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The Harlem in December

I had an afternoon off from work last Friday – the 10th, not the 17th – and with relatively warm weather, I decided to take a long solo paddle for the afternoon. After looking at the tidal currents, I decided it’d be a good time to paddle down the Harlem and back.

I didn’t go as far, or paddle as long, as I originally intended to. The timing of the currents would make it a harder trip back, and along the way I felt more creaky than usual for this time of year.

I also thought it’d be nice to take some updated pictures of the Harlem. I have paddled this way a lot, but it’s been a while, and in any case what I expected to be a simple, kinda boring trail paddle turned out to be a bit more interesting.

For starters, there was some pretty serious crane work at the Spuyten Duyvil railroad bridge.

Bridge Work, Spuyten Duyvil
Working at Spuyten Duyvil.

There was also some work going on at the Columbia boathouse docks. I paddled around the northern tip of Manhattan, past the train yards at 207th street, and came to this familiar view.

The towers on the left are River Park Towers; affordable housing completed in 1975, they are the tallest buildings in the Bronx.

Peter Sharp and High Bridge
Peter Sharp and High Bridge.

I continued on down, using my wing paddle for practice, but not really hitting a good cadence until I passed High Bridge. The current was with me, though slowing down. The overcast skies made for interesting lighting as the afternoon waned.

Macombs Dam Bridge
Macombs Dam Bridge.

Along the Harlem
Along the Harlem.

By the time I reached the railroad lift bridge, between the Madison and Third avenue road bridges, I was beginning to feel both energized and slumped. A headwind had picked up and it all felt like a bit more effort than I had anticipated.

On the other hand, thinking about all the various conditions I’ve paddled in, I decided I was being a bit whiny. The compromise I made with myself was that I wouldn’t paddle out to the Brother Islands, but instead would stop at the northwest corner of Randalls Island, at a little kayak launch point that I’d heard of but never used.

Nearby was the site of what used to be known as “Mike’s H”. Many years ago, there was a paddler who worked as a graphic artist, and among other things he had designed the “H” logo used by the History Channel. For a very long time, that H logo was on the sign that now says “Uber”. It’s also been an ad spot for iHeart/ClearChannel.

Old H Sign
Uber Alles.

I managed to climb out without getting my feet or legs wet, important since I considered driving home in my drysuit, in order to rinse it by wearing it into the shower. I ate a couple of oat bars and had some tea, then set out once more, this time back the way I’d come.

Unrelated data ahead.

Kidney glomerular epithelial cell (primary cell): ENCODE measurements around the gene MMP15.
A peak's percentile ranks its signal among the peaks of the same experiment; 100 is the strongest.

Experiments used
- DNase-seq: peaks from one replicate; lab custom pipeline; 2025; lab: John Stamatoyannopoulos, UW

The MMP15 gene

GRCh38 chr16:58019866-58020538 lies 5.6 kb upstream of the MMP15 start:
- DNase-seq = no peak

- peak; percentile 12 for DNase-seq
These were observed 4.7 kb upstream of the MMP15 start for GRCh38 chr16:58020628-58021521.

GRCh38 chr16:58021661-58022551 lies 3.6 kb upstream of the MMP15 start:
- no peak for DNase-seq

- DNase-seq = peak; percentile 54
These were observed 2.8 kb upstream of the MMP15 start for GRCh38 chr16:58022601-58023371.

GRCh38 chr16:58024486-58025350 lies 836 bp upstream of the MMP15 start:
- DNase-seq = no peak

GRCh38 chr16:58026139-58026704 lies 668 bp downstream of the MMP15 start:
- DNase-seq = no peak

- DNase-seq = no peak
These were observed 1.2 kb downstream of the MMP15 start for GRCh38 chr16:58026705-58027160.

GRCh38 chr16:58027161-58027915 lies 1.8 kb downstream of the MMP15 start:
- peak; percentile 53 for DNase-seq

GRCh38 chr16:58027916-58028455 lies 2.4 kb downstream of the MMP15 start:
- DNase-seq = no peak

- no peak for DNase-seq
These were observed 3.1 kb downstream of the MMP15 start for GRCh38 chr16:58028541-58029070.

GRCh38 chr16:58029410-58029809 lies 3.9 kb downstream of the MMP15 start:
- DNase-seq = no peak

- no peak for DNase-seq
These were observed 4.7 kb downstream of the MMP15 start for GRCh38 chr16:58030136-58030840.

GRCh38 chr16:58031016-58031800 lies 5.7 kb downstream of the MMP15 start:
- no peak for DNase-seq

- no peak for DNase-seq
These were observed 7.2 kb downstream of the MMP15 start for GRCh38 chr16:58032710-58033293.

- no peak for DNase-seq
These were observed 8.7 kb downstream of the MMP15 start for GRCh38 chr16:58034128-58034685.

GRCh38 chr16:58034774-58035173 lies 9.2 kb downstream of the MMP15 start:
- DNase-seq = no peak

I’d never seen the following; it looked like an old conception of a robot, a rusty sentinel left to decay on the waterfront. However, I noticed several as I paddled north; presumably new, or newly revealed, ship-size cleats or mooring points.

Along the Harlem - Not a Robot
Not a Robot.

The waters were smoother on the way back, and the sky lightened up even though the sun dimmed.

My cadence picked up. I knew I’d be working hard, first against the last of the flood current, and then as the water slackened. I set a goal to be back before four; it’d be dark before five, and I hadn’t brought my lights. It wouldn’t have been a big deal to get caught out without them, but all the same, I wanted to be home, warm and cozy by dark.

So I paddled.

Looking North
Looking North on the Harlem.

Eventually I came to familiar waters, and caught a cloudy sun preparing to set.

Sunset at GWB
Sunset at the GWB.

Then, the most interesting thing happened. The water had been glassy smooth for quite a while; even now, on the Hudson, the stillness and reflectivity was uncanny.

Then I noticed waves. Not breaking, no whitecaps or texture at all. I saw a Classic Harbor Line boat passing; it must have come through the railroad bridge not long after I had. The water was undulating in the rhythm of the wake, but not breaking; a simple wave of glass pulsing towards me.

In the light, it was both mesmerizing and hard to gauge the speed and strength. I tried surfing a bit, but I felt hypnotized; I could not get a handle on the speed and direction of the waves. Eventually they passed, but it was a deeply weird experience.

Shortly, I landed, unloaded and cleaned up. I’d been out about four hours, and it was wonderful. In years past I’d be paddling in snow by this time of year; surely that awaits.

Published in Inwood Canoe Club Kayaking


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